If you are a regular reader of CleanTechnica, you are probably familiar with Adam Jonas, the auto analyst for Morgan Stanley famous for asking “interesting” questions of Elon Musk during earnings calls. This week, Jonas is advising his clients that sales of electric vehicles will make General Motors a $100 billion company (it presently has a market cap of around $38 billion). At the same time, he warns that Tesla stock is set to lose about a third of its value.
The Case For GM & EVs
Jonas said this week that he expects electric car deliveries will hit 50,000 in 2020 (most of them in China, obviously, since GM can’t seem to sell its Bolt EV and has put an $8,500 hickey on the car every month since March). 50,000 is 1% of GM’s annual sales, but Jonas says by 2040 EVs will account for 80% of GM’s business, according to a report by Barron’s.
To get to that $100 billion number, GM stock would have to hit $68 a share — a far cry from its present value of about $25 a share. In fact, since the beginning of the year, GM has underperformed the market, losing nearly 30% of its value since January 1. After Jonas issued his research note, shares of GM plunged another $3 a share.
But investors are looking at GM through the wrong end of the telescope, Jonas says. He thinks they should think of GM as more of a tech stock, like Tesla — which currently has a market cap 5 times greater than GM’s. Warren Buffett famously likes long-term investments — buy well managed companies, then sit back and let them perform. But most investors don’t have a 20 year timeline. In fact, many observers question whether GM will still be around at all in 2040.
Barron’s is skeptical. They note that Jonas’s own price target for GM is $43 a share. They seem to imply that Jonas’s analysis is little more than magical thinking.
Much of Jonas’s thinking seems to be based on the fact that electric car companies are enjoying solid gains on Wall Street so far this year. Tesla is up 140%, NIO is up 80%, and BYD has posted a 58% gain. But Tesla stock is ready for a retreat, Jonas says. Now that it is planning to deliver half a million cars this year, Jonas thinks investors should value it more like another car company instead of a tech company. He is suggesting the stock could lose about a third of its value in the near term.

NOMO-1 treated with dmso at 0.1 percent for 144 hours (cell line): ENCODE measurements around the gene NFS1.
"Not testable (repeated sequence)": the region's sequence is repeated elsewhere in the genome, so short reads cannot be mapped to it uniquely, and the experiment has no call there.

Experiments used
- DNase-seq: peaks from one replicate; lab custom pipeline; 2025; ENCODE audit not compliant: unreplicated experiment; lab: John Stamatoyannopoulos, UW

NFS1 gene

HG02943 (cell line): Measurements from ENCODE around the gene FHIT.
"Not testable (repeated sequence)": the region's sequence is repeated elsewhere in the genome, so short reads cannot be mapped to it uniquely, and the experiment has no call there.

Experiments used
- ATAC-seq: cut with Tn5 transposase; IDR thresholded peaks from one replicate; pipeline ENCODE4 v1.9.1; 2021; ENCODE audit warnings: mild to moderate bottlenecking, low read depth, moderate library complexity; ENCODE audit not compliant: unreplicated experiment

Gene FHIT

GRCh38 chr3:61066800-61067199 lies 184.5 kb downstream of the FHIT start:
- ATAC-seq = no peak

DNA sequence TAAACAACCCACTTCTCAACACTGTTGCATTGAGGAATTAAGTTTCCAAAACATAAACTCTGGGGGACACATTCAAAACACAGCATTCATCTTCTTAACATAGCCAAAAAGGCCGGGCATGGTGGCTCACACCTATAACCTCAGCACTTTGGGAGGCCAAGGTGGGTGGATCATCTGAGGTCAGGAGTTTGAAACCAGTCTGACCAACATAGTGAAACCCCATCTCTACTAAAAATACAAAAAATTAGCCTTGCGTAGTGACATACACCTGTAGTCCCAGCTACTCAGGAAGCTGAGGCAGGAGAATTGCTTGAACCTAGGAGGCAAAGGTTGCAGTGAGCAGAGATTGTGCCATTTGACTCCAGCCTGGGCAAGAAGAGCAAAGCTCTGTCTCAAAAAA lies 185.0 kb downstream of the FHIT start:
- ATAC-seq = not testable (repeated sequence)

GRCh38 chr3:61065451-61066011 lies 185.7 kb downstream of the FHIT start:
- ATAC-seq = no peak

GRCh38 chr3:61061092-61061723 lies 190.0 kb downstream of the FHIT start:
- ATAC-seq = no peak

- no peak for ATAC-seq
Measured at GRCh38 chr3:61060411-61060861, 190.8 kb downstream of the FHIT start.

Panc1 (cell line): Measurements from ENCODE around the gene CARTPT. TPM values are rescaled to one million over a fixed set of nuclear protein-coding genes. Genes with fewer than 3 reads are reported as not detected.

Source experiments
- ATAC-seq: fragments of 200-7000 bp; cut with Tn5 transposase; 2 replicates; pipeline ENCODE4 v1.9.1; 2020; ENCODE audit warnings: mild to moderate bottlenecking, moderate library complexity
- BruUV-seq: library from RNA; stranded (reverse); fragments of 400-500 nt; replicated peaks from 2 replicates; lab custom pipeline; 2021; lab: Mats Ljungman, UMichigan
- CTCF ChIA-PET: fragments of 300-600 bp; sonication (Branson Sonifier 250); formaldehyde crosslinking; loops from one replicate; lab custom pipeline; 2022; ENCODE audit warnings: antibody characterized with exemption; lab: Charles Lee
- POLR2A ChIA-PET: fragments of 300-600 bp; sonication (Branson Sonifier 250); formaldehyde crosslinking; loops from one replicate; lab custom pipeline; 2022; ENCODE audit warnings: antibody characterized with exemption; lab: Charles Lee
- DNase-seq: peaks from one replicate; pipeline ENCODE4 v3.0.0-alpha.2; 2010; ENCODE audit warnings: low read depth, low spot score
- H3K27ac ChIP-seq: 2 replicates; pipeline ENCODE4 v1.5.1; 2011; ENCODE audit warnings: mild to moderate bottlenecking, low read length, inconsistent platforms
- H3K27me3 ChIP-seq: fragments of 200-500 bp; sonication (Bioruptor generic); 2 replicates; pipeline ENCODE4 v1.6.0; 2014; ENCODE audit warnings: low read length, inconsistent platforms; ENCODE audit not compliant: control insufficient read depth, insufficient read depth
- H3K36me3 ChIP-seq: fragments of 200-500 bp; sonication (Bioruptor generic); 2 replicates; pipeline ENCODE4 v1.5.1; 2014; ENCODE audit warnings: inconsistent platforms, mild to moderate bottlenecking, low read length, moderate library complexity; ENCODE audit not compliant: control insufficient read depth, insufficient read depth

Speaking in his “royal we” voice, Jonas wrote to clients this week, “We understand the attraction of the Tesla story. We think investors may have a chance to revisit the stock at a more attractive price. We believe $1,000/share discounts outcomes that, while plausible, may ignore a host of execution/market risks,” according to Business Insider.
Morgan Stanley has set a price target of $650 on Tesla stock, equivalent to a Sell recommendation. While many investors think of Tesla like another Apple or Google or Amazon, “One would have to consider (or ignore) significant inherent differences in Tesla’s business model and capital intensity” compared to other tech names, according to Jonas. “One must also take into account many of Tesla’s business objectives face a degree of execution risk that may be significantly higher than many of the more proven/mature companies in this analysis.”
In other words, investing is a crap shoot. Place your bets and good luck.
The author has a modest stake in NIO. Hat tip to Chanan Bos.
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